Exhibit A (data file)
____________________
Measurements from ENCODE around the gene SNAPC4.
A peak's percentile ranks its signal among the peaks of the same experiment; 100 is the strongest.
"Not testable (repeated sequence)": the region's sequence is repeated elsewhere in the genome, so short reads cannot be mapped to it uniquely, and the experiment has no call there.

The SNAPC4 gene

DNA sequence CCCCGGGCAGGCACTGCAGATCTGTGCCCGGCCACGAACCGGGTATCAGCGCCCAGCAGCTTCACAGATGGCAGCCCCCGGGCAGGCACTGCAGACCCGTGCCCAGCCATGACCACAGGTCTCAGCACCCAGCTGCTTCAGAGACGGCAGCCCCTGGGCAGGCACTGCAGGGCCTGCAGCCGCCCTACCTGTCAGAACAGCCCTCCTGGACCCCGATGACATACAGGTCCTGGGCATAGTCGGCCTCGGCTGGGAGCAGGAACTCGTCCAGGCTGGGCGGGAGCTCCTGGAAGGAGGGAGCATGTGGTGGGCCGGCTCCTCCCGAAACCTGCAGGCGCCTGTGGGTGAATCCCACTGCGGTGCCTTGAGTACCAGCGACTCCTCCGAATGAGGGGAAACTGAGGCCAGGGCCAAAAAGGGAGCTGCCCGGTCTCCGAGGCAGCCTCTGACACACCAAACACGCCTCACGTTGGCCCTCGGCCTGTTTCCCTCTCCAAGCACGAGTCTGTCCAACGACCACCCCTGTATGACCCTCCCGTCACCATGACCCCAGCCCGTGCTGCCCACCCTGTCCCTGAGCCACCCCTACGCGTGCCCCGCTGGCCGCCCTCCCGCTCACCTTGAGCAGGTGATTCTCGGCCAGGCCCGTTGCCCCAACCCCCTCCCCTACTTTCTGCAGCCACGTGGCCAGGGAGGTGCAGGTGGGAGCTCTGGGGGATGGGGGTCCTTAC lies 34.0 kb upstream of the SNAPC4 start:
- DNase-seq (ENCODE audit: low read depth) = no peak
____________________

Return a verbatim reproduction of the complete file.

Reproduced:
Measurements from ENCODE around the gene SNAPC4.
A peak's percentile ranks its signal among the peaks of the same experiment; 100 is the strongest.
"Not testable (repeated sequence)": the region's sequence is repeated elsewhere in the genome, so short reads cannot be mapped to it uniquely, and the experiment has no call there.

The SNAPC4 gene

DNA sequence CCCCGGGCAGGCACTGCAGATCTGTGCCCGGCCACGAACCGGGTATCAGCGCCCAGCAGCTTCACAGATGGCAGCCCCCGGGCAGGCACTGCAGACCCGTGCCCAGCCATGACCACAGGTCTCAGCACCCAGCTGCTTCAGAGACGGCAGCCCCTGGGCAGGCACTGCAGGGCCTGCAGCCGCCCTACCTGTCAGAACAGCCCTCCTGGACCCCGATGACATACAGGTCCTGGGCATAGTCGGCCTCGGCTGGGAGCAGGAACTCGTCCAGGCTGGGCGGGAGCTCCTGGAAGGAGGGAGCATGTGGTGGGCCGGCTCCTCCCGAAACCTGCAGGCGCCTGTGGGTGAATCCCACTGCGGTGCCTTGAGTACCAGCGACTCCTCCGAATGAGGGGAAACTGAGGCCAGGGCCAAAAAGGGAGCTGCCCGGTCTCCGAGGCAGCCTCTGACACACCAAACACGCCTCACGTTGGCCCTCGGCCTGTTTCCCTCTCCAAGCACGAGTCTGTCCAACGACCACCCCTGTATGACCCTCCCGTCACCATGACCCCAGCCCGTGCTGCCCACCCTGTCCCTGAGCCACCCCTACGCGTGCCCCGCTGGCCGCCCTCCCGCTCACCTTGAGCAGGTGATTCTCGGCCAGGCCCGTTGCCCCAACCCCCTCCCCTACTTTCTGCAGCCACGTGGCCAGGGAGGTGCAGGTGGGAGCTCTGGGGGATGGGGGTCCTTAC lies 34.0 kb upstream of the SNAPC4 start:
- DNase-seq (ENCODE audit: low read depth) = no peak